1971: Canada’s Five Man Electrical Band’s first entry on the Billboard Hot 100, “Signs,” peaked at #3. It was the group’s only top 10 hit in the US and first of three singles to enter the top 10 in Canada.
1973: Marvin Gaye released his thirteenth studio album, “Let’s Get It On.”
1974: Mike Oldfield released his second studio album, Hergest Ridge, named after the border area between England and Wales where he retreated to after the unexpected success of his debut album, Tubular Bells. Like his first album, Hergest Ridge also reached #1 on the UK chart.
1983: The Moody Blues released The Present, their eleventh studio album and second with keyboardist Patrick Moraz, in the UK. Less than a week later the LP was issue in the US.
1984: Stevie Wonder’s soundtrack to the film The Woman in Red was released.
1986: Cyndi Lauper released “True Colors,” the lead single and title track from her second studio album.
1989: The Beach Boys released their twenty-sixth studio album, Still Cruisin’.
1978: Akron, Ohio band Devo released their debut studio album, Q: Are We Not Men? A: We Are Devo!. It later reached #78 on the Billboard pop chart and #12 in the UK.
1982: Marshall Crenshaw had his only top 40 hit on the US pop charts when “Someday, Someway” peaked at #36 on the Billboard Hot 100.
1993: Billy Joel’s twelfth studio album, River of Dreams, debuted at #1 on the Billboard pop chart.
1995: Morrissey released his fifth studio album, Southpaw Grammar.
Billy Grammar, country singer, songwriter, and guitarist, was born in Benton, IL in 1925.
Joe Osborn, bassist and session musician with Los Angeles group the Wrecking Crew and Nashville group the A-Team who contributed to records by The Mamas & the Papas, The Association, The Grass Roots, The 5th Dimension, Simon & Garfunkel, America, Nancy Sinatra, and Neil Diamond, was born in Mound, LA in 1937.
Clem Cattini, drummer for the Tornados and Johnny Kidd & the Pirates who, as a session musician, played on hundreds of recordings by artists such as Cliff Richard, Dusty Springfield, Bee Gees, Jeff Beck, the Hollies, Tom Jones, the Yardbirds, Marc Bolan, Joe Cocker, Paul McCartney, Lou Reed, and played on 42 UK #1 singles, was born in Stoke Newington, North London, England in 1937.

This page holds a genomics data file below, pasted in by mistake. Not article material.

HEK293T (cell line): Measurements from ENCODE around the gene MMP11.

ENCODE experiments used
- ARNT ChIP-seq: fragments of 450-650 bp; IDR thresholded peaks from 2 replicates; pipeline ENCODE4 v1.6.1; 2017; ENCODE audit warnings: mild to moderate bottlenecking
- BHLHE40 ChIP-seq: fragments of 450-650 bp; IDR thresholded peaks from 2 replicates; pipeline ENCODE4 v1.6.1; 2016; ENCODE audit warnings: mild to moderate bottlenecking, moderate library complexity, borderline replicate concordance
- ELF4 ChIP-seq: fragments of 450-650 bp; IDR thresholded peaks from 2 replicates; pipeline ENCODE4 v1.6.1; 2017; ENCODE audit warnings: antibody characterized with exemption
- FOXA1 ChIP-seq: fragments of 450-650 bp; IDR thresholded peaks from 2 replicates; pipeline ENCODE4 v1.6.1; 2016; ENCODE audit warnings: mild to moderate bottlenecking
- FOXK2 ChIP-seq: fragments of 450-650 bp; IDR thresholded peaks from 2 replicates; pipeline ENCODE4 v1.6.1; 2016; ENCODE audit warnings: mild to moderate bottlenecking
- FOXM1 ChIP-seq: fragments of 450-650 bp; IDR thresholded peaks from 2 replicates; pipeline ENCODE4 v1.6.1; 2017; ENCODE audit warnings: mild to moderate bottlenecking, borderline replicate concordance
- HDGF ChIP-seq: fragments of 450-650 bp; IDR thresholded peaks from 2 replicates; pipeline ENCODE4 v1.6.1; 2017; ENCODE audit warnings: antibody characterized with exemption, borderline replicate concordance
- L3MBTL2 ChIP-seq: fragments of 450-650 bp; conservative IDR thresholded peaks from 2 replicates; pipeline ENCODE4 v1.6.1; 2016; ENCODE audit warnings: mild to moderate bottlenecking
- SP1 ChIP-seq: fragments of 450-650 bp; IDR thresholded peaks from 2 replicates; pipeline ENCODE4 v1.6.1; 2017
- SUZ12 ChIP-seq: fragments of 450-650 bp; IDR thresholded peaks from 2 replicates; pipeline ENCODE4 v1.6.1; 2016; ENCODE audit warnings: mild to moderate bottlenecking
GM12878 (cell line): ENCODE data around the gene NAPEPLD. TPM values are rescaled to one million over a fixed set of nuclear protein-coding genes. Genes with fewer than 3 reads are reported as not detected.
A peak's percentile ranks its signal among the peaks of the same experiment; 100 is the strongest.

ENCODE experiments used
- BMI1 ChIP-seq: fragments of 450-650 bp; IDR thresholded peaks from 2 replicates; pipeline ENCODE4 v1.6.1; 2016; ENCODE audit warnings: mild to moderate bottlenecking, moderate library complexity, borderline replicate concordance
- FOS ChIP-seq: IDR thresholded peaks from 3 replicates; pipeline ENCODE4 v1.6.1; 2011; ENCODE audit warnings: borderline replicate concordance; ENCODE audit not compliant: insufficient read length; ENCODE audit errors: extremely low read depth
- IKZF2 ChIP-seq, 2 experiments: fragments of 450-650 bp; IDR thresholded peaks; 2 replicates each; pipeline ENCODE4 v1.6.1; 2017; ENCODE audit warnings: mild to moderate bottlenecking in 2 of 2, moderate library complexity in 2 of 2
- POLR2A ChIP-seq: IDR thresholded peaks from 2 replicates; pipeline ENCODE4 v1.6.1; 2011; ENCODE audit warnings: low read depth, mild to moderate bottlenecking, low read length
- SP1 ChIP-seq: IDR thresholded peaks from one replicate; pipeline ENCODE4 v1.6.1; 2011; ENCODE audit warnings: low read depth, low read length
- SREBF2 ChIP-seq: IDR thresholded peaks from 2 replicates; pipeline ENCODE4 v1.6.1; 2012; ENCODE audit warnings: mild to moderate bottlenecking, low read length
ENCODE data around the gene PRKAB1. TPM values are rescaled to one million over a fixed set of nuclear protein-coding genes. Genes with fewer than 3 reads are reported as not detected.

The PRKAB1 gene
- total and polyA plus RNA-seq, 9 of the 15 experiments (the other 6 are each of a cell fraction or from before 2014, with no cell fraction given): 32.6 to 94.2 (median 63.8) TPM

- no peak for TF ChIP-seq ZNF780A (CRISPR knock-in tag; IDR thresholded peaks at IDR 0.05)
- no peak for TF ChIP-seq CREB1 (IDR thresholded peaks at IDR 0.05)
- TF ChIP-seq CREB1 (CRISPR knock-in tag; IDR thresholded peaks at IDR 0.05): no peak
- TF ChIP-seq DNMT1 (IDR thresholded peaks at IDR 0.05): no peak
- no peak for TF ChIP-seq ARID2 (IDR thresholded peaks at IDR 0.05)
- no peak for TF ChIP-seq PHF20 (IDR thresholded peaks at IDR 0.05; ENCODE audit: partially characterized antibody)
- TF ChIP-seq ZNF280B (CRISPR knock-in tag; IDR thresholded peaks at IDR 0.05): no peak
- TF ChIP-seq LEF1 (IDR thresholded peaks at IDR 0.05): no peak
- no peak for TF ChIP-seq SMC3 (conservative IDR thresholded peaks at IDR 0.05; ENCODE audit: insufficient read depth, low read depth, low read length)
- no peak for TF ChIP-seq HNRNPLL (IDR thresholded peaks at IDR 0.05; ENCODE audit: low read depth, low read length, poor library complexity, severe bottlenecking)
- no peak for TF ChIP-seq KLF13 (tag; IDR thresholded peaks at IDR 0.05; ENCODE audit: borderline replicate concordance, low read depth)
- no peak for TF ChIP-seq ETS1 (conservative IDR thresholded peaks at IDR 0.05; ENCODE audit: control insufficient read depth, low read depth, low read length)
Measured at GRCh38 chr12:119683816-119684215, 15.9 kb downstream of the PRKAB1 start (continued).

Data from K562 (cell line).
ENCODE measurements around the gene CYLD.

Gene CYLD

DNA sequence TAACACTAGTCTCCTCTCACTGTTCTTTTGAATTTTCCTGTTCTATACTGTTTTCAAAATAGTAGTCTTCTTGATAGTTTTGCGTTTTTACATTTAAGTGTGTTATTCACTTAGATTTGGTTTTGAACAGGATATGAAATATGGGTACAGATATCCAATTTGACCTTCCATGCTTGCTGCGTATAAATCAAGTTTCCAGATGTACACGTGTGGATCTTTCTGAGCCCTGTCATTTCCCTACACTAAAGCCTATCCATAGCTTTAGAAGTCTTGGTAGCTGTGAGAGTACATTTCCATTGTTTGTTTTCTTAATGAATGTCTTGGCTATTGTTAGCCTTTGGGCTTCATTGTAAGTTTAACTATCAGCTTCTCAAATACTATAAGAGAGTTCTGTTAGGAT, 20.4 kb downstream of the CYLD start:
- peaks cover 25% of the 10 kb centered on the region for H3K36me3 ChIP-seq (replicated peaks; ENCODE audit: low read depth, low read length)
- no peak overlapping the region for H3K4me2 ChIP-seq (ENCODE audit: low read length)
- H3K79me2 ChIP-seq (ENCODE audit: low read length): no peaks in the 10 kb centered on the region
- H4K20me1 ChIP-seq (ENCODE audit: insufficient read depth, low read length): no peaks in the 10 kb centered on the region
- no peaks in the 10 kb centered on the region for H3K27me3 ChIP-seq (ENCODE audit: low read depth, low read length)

Ivy Jo Hunter, Motown songwriter, producer, singer, and session musician, was born George Ivy Hunter in 1940.
Joseph Shabalala, founder and musical director of choral group Ladysmith Black Mambazo who collaborated with Paul Simon on his Graceland album, was born Bhekizizwe Joseph Siphatimandla Mxoveni Mshengu Bigboy Shabalala in Ladysmith, South Africa in 1941.
Honey Lantree, drummer for the Honeycombs, was born Anne Lantree in Hayes, Middlesex, England in 1943.
Danny Seraphine, drummer and founding member of Chicago, was born in Chicago, IL in 1948.
Martin Lamble, drummer for Fairport Convention from 1967-1969, was born in St. John’s Wood, London, England in 1949.
Hugh Cornwell, singer-songwriter and original lead vocalist and guitarist for the Stranglers from 1974-1990, was born in Tufnell Park, North London, England in 1949.
Florence Welch, singer, songwriter, producer, and frontwoman for Florence + the Machine, was born in Camberwell, London, England in 1986.